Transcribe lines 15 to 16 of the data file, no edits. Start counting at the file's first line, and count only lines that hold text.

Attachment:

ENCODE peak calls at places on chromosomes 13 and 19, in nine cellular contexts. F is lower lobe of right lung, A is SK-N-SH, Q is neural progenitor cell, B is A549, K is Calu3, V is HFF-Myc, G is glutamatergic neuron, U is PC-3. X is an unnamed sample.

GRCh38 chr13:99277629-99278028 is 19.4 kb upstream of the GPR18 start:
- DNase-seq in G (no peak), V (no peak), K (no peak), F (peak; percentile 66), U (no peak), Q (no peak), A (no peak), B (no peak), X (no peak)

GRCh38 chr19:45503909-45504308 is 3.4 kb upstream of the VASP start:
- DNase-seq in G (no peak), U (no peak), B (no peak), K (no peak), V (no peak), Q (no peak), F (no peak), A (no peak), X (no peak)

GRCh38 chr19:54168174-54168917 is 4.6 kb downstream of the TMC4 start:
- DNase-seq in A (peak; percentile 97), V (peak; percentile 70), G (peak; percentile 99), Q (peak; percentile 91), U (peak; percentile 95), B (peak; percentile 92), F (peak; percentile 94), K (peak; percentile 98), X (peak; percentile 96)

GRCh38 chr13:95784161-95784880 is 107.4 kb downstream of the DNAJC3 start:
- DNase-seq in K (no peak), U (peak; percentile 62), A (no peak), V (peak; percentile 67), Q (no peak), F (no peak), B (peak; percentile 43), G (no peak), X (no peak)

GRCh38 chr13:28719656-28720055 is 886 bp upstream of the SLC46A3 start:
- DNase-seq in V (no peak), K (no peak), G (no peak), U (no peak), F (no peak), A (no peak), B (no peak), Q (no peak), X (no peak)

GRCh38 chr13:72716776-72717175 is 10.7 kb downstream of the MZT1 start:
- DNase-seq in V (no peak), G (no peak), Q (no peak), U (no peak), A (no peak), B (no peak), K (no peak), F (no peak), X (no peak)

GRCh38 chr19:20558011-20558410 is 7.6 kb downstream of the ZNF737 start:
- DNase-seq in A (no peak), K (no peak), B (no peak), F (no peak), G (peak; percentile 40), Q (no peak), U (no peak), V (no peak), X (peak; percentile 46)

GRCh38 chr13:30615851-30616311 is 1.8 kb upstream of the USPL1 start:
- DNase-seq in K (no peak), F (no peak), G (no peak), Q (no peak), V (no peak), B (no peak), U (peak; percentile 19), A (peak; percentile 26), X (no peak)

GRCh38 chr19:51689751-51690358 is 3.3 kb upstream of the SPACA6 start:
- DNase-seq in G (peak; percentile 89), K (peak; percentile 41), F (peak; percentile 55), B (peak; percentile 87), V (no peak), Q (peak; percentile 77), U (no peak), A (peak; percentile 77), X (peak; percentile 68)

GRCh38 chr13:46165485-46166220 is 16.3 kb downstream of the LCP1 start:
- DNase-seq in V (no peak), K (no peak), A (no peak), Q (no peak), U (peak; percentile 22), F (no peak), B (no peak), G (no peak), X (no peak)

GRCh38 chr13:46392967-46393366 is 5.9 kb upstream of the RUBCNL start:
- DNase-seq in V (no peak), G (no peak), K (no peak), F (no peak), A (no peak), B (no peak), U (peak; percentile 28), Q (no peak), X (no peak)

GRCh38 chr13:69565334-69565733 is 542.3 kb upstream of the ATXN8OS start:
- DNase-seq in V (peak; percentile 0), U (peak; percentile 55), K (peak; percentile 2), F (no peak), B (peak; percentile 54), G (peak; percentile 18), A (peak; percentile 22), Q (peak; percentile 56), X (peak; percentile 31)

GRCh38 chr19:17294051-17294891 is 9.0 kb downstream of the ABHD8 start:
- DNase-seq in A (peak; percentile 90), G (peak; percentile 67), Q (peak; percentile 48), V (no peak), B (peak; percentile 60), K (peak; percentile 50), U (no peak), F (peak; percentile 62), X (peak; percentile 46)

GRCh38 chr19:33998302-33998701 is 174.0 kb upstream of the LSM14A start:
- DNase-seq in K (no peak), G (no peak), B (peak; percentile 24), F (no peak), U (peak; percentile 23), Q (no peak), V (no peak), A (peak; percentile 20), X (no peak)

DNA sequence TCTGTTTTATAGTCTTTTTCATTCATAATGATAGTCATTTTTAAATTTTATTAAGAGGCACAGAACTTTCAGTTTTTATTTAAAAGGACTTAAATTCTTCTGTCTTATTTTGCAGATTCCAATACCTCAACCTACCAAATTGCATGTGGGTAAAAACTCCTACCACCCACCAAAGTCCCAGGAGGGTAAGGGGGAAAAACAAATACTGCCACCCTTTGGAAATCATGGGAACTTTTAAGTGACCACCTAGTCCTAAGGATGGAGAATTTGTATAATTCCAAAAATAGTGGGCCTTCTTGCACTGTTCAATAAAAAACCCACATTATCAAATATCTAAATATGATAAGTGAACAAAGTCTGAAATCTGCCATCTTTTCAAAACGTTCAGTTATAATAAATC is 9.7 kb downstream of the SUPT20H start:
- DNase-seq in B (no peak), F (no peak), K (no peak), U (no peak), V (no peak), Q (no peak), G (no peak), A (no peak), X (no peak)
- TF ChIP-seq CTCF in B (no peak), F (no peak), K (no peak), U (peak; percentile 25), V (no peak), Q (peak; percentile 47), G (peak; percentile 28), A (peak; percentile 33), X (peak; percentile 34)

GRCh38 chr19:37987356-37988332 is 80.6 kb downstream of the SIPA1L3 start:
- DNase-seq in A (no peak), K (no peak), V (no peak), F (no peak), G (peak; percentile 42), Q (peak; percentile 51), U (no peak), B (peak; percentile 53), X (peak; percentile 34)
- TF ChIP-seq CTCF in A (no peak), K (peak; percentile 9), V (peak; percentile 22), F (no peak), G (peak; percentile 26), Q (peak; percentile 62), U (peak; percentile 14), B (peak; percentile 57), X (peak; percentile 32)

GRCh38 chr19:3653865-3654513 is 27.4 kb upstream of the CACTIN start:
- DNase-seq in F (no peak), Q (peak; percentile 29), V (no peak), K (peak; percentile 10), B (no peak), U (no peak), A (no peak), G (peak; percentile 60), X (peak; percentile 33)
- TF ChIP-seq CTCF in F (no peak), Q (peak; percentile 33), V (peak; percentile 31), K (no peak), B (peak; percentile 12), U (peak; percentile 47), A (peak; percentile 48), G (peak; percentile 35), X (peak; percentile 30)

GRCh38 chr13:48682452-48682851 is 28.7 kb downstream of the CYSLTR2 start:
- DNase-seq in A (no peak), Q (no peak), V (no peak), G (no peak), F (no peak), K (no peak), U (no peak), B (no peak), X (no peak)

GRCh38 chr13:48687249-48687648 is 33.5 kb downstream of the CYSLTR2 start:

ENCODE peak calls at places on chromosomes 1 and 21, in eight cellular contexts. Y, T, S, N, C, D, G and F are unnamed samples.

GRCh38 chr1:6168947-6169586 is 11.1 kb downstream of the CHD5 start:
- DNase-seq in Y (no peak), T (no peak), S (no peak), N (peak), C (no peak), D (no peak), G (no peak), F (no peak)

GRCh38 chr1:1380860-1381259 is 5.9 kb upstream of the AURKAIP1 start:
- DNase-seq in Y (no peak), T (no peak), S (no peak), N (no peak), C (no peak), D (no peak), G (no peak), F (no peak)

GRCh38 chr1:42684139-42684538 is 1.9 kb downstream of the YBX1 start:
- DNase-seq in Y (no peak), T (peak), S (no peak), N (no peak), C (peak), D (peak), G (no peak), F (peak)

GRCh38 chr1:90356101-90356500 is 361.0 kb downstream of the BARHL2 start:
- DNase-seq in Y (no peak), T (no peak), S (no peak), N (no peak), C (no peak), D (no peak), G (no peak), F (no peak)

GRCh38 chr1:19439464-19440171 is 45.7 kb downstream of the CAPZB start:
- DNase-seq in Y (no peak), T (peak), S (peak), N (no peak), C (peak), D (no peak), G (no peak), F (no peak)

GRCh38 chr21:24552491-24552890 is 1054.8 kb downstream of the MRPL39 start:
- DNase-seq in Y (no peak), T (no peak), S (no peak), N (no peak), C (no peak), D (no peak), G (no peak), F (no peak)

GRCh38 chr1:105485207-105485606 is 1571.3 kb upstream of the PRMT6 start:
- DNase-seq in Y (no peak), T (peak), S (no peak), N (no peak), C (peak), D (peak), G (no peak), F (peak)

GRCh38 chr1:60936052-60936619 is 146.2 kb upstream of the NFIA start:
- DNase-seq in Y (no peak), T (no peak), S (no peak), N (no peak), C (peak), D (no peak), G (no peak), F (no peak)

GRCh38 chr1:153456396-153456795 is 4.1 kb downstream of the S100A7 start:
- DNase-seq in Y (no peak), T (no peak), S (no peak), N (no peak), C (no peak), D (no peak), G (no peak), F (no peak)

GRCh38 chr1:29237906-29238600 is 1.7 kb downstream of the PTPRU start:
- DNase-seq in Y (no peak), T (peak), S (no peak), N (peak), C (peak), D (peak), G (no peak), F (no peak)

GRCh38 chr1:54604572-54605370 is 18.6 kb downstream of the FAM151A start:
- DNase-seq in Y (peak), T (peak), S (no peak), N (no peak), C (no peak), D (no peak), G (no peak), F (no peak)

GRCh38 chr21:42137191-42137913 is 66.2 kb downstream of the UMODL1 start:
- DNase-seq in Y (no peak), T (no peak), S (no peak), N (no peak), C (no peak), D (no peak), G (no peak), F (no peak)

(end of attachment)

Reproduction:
- DNase-seq in A (no peak), K (no peak), B (no peak), F (no peak), G (peak; percentile 40), Q (no peak), U (no peak), V (no peak), X (peak; percentile 46)

GRCh38 chr13:30615851-30616311 is 1.8 kb upstream of the USPL1 start: